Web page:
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Geoff Daily

App-Rising.com covers the development and adoption of broadband applications, the deployment of and need for broadband networks, and the demands placed on policy to adapt to the revolutionary opportunities made possible by the Internet.

App-Rising.com is written by Geoff Daily, a DC-based technology journalist, broadband activist, marketing consultant, and Internet entrepreneur.

App-Rising.com is supported in part by AT&T;, however all views and opinions expressed herein are solely my own.

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June 7, 2007 10:03 AM

Visualizing the Internet through Akamai

Just stumbled across an interesting section of Akamai's website.

Akamai is a content delivery network, or CDN, which manages a network of servers placed across the country and throughout the world. They enable the delivery of content, including webpages, live and on-demand video and audio, and applications.

The link above will take you to a visualization module they've created on their website that shows in real-time the traffic that is going through their network. You can check out how many live and on-demand streams are in use and how many visitors they're serving per minute.

They've also got a real-time web monitor here that shows a map of the world highlighting where Internet traffic is particularly heavy. Also available is a mode where you can see what areas of the world have been hit most heavily by network attacks in the last 24 hours. (As I write this, Venezuela appears to be getting hit hard as they're the only country that's bright white.)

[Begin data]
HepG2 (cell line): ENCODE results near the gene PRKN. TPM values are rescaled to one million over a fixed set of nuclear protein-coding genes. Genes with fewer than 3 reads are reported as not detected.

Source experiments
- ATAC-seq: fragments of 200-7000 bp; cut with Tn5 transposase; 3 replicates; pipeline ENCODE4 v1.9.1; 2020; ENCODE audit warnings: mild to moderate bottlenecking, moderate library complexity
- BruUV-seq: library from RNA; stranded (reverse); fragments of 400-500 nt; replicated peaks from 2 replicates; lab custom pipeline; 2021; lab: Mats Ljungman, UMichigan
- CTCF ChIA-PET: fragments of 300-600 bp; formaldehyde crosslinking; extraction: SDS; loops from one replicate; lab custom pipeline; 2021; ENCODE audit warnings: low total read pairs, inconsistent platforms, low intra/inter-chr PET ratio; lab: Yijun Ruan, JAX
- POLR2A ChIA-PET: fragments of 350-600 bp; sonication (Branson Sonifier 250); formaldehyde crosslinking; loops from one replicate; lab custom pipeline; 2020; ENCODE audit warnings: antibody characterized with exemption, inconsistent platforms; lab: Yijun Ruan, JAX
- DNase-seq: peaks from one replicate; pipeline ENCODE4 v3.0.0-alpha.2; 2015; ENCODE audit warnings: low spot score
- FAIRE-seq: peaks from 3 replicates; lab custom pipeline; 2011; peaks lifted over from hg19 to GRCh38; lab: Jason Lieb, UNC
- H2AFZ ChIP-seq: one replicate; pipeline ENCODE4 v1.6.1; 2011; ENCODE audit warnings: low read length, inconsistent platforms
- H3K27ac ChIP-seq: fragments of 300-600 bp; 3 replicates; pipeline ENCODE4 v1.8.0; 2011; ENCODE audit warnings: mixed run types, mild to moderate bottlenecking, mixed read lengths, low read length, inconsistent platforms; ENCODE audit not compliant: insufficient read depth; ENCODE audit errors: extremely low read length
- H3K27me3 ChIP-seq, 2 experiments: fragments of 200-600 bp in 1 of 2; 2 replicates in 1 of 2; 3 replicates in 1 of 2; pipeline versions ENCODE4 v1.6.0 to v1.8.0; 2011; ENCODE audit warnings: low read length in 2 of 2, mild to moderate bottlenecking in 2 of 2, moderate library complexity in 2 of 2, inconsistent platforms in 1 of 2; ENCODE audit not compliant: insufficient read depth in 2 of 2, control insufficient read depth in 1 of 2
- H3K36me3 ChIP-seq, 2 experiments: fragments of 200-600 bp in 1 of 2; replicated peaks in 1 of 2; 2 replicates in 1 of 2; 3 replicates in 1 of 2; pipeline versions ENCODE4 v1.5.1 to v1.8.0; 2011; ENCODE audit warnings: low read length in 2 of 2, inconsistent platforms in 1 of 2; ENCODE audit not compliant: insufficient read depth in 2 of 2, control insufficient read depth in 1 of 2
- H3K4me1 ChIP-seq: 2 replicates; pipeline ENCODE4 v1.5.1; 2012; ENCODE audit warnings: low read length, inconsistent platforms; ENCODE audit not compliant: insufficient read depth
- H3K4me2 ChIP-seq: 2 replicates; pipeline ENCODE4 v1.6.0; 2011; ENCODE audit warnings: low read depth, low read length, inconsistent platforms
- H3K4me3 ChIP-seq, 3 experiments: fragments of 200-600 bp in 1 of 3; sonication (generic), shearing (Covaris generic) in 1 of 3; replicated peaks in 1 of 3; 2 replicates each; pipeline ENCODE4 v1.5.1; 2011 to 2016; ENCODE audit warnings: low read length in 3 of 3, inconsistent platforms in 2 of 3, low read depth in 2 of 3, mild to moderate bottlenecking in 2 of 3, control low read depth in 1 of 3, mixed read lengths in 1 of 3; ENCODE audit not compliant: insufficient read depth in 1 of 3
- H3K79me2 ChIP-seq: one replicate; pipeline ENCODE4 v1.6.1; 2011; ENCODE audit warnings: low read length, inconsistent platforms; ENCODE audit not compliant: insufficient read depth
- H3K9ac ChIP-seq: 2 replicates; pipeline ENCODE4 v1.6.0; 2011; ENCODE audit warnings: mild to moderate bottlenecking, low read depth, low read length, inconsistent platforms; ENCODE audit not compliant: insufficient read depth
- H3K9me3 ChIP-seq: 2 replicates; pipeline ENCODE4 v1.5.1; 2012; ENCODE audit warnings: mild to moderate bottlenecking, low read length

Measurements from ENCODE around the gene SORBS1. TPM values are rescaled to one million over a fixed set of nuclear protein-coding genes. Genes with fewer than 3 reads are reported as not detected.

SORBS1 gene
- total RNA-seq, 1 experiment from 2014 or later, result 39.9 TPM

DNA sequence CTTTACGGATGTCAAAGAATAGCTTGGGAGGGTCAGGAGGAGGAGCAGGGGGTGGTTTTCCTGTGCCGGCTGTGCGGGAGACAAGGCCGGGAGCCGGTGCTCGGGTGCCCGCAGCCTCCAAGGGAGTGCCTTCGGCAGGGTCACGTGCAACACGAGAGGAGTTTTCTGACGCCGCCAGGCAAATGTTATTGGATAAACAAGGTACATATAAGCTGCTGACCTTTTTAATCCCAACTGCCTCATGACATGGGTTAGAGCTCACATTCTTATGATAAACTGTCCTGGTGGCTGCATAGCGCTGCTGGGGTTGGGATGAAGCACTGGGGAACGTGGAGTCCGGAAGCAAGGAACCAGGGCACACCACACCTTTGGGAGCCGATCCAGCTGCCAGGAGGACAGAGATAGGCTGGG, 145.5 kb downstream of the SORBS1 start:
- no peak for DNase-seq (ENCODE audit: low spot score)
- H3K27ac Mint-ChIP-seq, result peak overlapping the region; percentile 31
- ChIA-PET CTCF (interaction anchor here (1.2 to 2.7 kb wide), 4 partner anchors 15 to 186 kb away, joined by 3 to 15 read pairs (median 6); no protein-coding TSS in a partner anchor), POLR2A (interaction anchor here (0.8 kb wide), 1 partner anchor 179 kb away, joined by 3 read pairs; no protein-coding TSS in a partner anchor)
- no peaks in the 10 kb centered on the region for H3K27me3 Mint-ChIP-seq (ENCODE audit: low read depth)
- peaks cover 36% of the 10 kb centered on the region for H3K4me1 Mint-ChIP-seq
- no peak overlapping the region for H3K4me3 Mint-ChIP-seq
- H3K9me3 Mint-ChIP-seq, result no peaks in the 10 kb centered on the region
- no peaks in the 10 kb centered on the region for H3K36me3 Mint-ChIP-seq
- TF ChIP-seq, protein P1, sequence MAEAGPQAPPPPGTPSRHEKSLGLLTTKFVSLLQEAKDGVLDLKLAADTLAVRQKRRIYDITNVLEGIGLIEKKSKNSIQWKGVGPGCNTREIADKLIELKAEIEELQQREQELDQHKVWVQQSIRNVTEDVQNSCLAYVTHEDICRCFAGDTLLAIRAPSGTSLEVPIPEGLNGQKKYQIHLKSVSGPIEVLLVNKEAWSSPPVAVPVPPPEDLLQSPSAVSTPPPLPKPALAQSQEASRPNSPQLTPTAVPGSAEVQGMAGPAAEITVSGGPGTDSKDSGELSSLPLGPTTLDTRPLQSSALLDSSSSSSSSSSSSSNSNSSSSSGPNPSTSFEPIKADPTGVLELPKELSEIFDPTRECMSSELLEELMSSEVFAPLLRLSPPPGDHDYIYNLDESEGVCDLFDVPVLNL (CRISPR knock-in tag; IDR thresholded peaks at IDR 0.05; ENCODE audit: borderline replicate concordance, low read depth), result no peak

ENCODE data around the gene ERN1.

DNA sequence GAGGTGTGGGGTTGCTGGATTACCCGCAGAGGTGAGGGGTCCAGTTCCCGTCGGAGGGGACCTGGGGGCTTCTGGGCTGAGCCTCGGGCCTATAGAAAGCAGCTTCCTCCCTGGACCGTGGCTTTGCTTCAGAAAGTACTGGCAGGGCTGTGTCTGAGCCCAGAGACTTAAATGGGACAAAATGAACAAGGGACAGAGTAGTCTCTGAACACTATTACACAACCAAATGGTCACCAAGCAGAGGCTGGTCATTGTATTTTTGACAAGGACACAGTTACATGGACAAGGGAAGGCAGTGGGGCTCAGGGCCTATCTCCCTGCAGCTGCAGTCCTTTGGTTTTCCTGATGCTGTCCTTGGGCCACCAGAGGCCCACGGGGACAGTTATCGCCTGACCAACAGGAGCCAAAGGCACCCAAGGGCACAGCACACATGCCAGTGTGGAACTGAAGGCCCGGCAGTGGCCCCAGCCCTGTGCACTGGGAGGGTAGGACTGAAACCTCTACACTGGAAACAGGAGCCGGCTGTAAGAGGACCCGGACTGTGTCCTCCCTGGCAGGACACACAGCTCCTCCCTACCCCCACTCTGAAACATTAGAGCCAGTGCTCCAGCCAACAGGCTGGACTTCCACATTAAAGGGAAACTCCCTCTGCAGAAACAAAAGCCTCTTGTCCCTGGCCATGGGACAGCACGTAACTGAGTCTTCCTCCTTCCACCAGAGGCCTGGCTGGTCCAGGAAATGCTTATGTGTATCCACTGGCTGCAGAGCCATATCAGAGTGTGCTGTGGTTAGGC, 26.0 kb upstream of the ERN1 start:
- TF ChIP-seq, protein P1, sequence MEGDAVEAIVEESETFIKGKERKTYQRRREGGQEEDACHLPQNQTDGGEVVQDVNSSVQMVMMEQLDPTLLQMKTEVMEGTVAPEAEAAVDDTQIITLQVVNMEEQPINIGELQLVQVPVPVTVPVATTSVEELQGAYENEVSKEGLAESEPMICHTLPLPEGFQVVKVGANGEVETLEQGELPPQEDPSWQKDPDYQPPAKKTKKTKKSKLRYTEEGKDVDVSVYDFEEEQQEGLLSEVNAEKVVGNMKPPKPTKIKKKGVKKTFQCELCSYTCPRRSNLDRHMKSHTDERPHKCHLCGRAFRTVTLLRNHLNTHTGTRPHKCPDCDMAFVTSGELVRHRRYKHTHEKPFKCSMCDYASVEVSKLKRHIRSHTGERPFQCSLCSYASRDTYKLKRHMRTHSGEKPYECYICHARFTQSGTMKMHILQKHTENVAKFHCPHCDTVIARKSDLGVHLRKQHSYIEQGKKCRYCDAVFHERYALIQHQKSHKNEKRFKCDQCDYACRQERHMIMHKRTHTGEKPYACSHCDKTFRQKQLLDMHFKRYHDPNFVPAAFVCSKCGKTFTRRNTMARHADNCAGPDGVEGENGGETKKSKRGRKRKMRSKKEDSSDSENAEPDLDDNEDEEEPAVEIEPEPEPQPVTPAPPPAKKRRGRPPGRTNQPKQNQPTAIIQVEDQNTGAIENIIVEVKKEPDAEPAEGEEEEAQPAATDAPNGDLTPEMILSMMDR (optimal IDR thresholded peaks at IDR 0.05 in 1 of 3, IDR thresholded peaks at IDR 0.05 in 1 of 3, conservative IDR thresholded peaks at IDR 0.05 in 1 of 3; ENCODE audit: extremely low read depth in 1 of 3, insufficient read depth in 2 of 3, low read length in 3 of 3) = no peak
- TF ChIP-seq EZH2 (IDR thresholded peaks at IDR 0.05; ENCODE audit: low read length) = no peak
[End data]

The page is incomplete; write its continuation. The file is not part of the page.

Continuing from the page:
I can't confirm Akamai's claim that they deliver 20% of the world's Web traffic, but it wouldn't surprise me at all if that were true. And that's what makes these pages interesting, as they provide a window into what the Internet is doing at this exact moment.

For example, Akamai's currently serving over 30 million users a minute. If that 20% is correct, extrapolate that out and you can see that 150 million people are currently using the Internet.

Of course this is an incredibly inexact science, and in terms of the global population that number still only represents a small percentage of people online right now.

But even still, I can't help but marvel at the thought of how far the Internet has come as a legitimate mass medium, or enabler of mass media, or whatever you want to call it. 150 million is a lot of people doing the same kind of thing at the same time all across the world.

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